Teenagers awaiting trial on adult charges in Baltimore are being kept in solitary confinement far too long -- up to 143 days in one case -- according to a highly critical review by the U.S. Justice Department's Division of Civil Rights.
Federal prosecutors say being isolated for more than a short period of time can damage a person's mental health, especially if it's a teenager whose brain is still developing. But teenagers accused of breaking rules inside the Baltimore City Detention Center are being isolated for 13 days on average, and in some cases, far longer.
A federal review found some improvements at the detention center, but concluded that eight years after entering into an agreement with the state of Maryland, the embattled jail is still violating state laws and the U.S. Constitution when it comes to handling teens in custody.
In its report, the Justice Department found very few staffers have any training in adolescent development, trauma and mental health and developmental disabilities.
Additonally, the jail is failing to provide its teens with drug treatment, anger management programs, education, rehabilitation or even exercise, which the federal prosecutors described as the teens' constitutional right.
Federal officials also wrote that when juveniles are accused of breaking a rule, they are put into seclusion for 7 to 14 days for a first offense, and must wait roughly 80 days before a disciplinary hearing is held.
"This is grossly excessive and violates basic principles of Due Process," reads the Feb. 19 Justice Department letter to jail officials. "It is even more troubling for the 24 percent of juveniles in seclusion who are ultimately found not guilty under the disciplinary process."
Stephen Moyer, who was confirmed last month as secretary of the Department of Public Safety and Correctional Services, has pledged to make the issue a "top priority."
Gerrard Shields, a department spokesman, told The Associated Press Friday that juveniles held in seclusion are handled differently than adults, in that they are let out of their cells to attend school from 9 a.m.-2 p.m. Adults in seclusion are confined to their cells 23 hours a day.
The Baltimore jail is not unique in isolating juveniles -- the American Civil Liberties Union estimated last year that at least 17,000 of the roughly 100,000 juveniles held in adult prisons across the country have been subjected to solitary confinement.
Juveniles are often held in isolation in adult jails so institutions can comply with the "sight and sound separation" requirement under the Prison Rape Elimination Act, a federal law whose final standards went into effect in 2012.
But this jail already keeps its juveniles separate from adults, and has been on notice for years to stop isolating them.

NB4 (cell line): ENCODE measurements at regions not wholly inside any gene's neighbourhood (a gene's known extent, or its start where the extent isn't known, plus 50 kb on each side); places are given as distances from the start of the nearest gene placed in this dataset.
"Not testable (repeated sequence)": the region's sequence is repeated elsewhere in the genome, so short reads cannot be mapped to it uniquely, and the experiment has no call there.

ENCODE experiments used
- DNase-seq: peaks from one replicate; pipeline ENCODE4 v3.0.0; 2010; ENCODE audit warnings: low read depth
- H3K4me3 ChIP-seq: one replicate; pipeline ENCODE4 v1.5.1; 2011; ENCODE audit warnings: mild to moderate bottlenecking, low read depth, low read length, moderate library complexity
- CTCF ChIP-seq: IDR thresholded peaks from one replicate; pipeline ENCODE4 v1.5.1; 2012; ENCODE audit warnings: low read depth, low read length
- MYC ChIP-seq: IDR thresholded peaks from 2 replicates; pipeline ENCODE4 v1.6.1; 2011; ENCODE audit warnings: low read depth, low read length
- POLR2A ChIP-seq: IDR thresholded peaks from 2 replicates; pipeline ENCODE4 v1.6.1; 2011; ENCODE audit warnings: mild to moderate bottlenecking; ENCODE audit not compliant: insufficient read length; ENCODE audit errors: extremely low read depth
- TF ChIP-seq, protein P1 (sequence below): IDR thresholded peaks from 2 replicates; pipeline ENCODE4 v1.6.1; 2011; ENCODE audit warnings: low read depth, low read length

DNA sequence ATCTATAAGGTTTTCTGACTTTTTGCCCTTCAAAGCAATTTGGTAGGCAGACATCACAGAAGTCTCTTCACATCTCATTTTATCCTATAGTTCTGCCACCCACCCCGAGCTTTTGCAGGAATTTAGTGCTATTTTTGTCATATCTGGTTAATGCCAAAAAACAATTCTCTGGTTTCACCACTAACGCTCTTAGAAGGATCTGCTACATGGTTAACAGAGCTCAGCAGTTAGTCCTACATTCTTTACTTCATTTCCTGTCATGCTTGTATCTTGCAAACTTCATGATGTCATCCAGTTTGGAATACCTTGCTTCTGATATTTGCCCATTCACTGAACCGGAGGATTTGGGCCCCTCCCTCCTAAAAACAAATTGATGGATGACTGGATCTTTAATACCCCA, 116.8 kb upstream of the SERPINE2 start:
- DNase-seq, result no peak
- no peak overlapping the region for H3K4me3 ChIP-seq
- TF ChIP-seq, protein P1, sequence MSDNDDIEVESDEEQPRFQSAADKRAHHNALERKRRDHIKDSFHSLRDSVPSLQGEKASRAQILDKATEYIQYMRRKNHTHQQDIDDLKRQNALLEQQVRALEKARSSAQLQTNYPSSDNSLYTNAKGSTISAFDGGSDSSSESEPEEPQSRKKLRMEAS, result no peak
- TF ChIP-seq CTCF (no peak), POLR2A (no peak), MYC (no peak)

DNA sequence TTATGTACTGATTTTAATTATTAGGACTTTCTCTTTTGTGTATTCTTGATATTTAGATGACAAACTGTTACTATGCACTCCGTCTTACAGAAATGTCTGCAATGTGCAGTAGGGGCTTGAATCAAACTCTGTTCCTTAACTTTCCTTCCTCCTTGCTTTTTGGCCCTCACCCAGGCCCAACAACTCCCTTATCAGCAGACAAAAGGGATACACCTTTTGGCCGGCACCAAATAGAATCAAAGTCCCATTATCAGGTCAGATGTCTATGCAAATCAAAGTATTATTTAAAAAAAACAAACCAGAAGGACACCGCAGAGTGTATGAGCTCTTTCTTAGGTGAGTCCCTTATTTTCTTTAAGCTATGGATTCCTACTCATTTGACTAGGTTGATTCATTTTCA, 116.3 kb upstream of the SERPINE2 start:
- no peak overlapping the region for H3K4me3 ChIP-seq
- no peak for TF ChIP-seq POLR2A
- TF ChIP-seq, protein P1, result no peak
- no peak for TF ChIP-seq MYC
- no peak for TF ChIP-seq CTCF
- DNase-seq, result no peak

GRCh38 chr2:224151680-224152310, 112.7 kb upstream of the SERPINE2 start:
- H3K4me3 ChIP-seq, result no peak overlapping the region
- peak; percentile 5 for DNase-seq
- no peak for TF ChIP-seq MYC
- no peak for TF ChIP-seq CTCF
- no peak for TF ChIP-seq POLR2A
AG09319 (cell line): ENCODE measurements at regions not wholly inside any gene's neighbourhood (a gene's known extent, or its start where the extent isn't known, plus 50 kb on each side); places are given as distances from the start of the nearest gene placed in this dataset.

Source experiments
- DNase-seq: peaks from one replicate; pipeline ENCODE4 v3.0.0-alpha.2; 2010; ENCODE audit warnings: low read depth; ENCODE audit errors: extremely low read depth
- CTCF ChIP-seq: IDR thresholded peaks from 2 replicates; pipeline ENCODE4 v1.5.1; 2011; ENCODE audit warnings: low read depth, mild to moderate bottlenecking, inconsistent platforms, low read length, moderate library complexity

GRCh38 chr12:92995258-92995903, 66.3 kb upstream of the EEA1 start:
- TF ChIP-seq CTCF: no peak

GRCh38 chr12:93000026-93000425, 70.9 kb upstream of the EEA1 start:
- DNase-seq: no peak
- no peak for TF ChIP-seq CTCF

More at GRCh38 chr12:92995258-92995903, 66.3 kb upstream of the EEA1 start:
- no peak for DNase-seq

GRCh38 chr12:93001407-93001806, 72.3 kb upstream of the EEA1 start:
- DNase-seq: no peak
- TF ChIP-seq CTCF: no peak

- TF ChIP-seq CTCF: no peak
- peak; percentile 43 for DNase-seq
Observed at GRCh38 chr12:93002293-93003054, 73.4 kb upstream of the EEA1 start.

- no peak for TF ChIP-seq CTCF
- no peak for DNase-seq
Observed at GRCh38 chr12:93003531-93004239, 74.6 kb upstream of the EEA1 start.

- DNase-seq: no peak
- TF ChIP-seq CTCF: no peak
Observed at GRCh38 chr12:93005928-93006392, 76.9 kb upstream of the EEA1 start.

The Justice Department began investigating the jail 15 years ago, concluding that among other civil rights violations, its practice of keeping youths in cells for lengthy periods was "excessive and potentially harmful."
Eight years have passed since the jail promised the state to change its procedures.
"It's really disturbing to know these kids are being held in isolation, and that the department is continuing to use solitary confinement," said Kara Aanenson, director of advocacy for Just Kids Partnership. "I see the ramifications: pacing back and forth, having a hard time being in a room with the door closed. These things impact them for the rest of their lives."
This most recent Justice Department letter reminded jail officials that "the use of seclusion on juveniles is itself misguided. Separating juveniles and housing them in isolated, harsh conditions merely suppresses behavior on a temporary basis. In the long term, such practices may result in mental deterioration, lead juveniles to engage in self-harm, or exacerbate behavioral issues."
It cites one minor, RC, who spent 143 days in seclusion, and another, EM, who spent 53 of his 105 days in solitary confinement at the detention center.
The Justice Department said it reviewed documents; interviewed staff and inmates; and conducted an on-site inspection in August 2014 to prepare its report.
Juvenile justice advocates are lobbying Maryland state legislators to automatically send most minors charged as adults to juvenile facilities, rather than adult prisons. A primary reason is to limit their stints in solitary confinement, they say.
DPSCP said 30 correctional officers have so far completed new staff training for working with juveniles through a partnership with the Department of Juvenile Services.
The department also has converted a nearby facility to house only juvenile offenders and "create a much better environment for the teenagers," its statement said.